These people live on the beach by the sea,
naked, lacking any kind of clothing,
dressed only by morning rays from the East,
whose warmth gives them all their peace;
but without God, their minds are impoverished,
and lacking the reason given to man,
they dress as they please, jumping in
to swim with the fish at any new test.
It is a fearless nation, and made as such
that with great strength and swiftness,
they swim from the river to the sea,
without showing any sign of fatigue.
In what they have, they do not make
small gifts; in virtue only are they lacking,
and while they are great fishermen
they are not righteous themselves.
When the tide is coming in,
a number of the skillful Indians
enter into the water to start their fishing;
and as the sun sends its light to the earth,
armed with spears, they form a living bridge
that reaches from one side to the other,
and as the water rushes back to the sea,
the fish are left there on the dry flats.
En la playa del mar vive esta gente
desnuda por faltarle el vestimento,
y vestida los rayos del Oriente
cuyo calor les da sumo contento;
pero sin el de Dios su pobre mente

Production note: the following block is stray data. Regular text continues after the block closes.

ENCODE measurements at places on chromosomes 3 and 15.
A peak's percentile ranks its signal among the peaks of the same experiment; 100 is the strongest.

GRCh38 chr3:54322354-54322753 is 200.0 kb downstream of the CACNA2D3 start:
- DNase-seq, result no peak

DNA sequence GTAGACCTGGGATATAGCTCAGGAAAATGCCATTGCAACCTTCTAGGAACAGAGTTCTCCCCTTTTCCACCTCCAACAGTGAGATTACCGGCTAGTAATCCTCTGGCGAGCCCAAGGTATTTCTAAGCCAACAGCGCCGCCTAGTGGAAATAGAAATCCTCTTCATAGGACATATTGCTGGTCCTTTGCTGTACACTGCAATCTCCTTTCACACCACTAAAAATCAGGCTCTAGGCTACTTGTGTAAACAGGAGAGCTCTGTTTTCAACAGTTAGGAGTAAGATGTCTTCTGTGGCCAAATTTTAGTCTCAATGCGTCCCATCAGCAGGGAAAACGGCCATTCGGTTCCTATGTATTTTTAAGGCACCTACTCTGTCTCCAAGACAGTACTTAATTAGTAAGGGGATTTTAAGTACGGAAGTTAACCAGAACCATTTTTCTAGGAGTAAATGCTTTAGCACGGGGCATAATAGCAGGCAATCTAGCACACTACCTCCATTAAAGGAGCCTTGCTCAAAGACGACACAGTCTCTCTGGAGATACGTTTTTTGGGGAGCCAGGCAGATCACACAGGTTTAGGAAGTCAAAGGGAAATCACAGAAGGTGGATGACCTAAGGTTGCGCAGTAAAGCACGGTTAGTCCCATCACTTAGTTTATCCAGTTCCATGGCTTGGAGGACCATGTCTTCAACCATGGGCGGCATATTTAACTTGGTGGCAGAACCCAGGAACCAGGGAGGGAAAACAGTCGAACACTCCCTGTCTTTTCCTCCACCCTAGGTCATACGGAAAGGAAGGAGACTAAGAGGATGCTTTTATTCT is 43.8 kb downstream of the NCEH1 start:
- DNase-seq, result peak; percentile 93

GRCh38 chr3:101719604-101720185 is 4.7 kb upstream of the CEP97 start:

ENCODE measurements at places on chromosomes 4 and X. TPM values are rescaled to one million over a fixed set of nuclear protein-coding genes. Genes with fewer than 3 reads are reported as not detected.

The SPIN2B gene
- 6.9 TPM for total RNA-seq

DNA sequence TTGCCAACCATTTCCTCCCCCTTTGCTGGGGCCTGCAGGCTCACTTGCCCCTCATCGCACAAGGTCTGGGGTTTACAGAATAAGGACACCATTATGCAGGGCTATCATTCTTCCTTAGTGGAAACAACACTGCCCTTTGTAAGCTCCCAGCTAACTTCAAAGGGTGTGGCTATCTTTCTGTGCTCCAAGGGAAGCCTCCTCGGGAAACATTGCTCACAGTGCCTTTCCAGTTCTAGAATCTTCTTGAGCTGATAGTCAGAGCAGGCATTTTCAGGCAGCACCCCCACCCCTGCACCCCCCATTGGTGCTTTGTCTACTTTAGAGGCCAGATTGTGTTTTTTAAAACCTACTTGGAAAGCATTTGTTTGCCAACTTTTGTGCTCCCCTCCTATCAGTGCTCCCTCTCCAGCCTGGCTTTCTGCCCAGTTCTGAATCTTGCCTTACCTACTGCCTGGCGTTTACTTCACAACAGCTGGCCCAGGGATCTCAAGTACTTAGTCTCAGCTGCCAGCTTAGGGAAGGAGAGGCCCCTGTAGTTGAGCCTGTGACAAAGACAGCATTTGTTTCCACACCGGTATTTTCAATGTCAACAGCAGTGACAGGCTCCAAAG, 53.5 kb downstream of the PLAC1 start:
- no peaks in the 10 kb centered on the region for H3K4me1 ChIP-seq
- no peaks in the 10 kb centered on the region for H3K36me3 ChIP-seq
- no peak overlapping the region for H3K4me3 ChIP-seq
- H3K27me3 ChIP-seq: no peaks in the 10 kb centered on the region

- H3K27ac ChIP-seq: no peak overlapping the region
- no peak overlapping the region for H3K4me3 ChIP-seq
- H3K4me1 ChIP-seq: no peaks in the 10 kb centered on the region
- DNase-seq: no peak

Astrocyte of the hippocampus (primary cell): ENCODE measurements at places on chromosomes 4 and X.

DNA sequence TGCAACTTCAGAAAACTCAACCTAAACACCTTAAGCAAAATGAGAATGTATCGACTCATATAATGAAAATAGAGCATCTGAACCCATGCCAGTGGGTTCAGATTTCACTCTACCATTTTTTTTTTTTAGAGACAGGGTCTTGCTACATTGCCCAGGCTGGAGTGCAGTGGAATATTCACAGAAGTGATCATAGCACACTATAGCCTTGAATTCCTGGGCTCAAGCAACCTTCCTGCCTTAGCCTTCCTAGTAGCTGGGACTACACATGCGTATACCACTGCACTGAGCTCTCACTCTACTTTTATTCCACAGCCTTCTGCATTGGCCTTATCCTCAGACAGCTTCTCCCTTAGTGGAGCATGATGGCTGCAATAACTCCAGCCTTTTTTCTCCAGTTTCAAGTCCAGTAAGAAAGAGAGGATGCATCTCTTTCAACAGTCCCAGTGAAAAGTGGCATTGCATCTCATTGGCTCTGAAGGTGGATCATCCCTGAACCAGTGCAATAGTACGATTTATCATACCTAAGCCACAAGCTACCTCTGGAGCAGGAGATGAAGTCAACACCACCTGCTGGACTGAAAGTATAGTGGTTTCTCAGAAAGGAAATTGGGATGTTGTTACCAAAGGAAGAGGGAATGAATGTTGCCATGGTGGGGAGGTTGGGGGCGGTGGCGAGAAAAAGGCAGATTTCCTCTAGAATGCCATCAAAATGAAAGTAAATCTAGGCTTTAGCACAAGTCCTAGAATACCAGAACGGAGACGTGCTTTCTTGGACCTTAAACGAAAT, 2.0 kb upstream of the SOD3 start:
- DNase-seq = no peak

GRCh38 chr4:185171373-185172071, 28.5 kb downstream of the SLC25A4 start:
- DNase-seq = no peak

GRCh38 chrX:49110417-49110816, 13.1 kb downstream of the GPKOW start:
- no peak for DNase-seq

que de razón al hombre dio talento,
y vestida del gusto que la lleva
a entrar con el pescado en nueva prueba.
Es nación temeraria y de tal masa,
pues con grande vigor y ligereza
el río de una orilla a la otra pasa,
sin conocerse en ella haber pereza.
En dar de lo que tiene no es escasa,
solo para virtud tiene torpeza,
aunque no en el pescar por ser maestra
de todas las del mundo la más diestra.
Cuando el agua del mar está creciente,
entran a comenzar su pesquería
el número de indios competente;
cuando su luz el sol al mundo envía
arman de carrizillos una puente
que llega de la una a la otra vía,
y cuando el agua vuelve al mar corriendo,
el pescado su ausencia va sintiendo.
Clearly, as experience shows us,
fish out of water quickly die, these are
the laws of He who gives sentence;
the Indians who want to eat seafood
show great diligence in their fishing,
and with the use of handwoven weirs,
that are made just high enough
to keep the fish from jumping out.
The number of fish is so great,
that the Indians take with their skill,
that to see it puts me at ease,
and I must praise them for their efforts.
It is one of the best things I have seen
to show a proper instrument against vile vice,
to occupy themselves in fishing, for those who
choose not to atone for idleness upon their death.
The ponentinos have another method,
where they take the net in each each hand,
taking in their catch with a continual motion,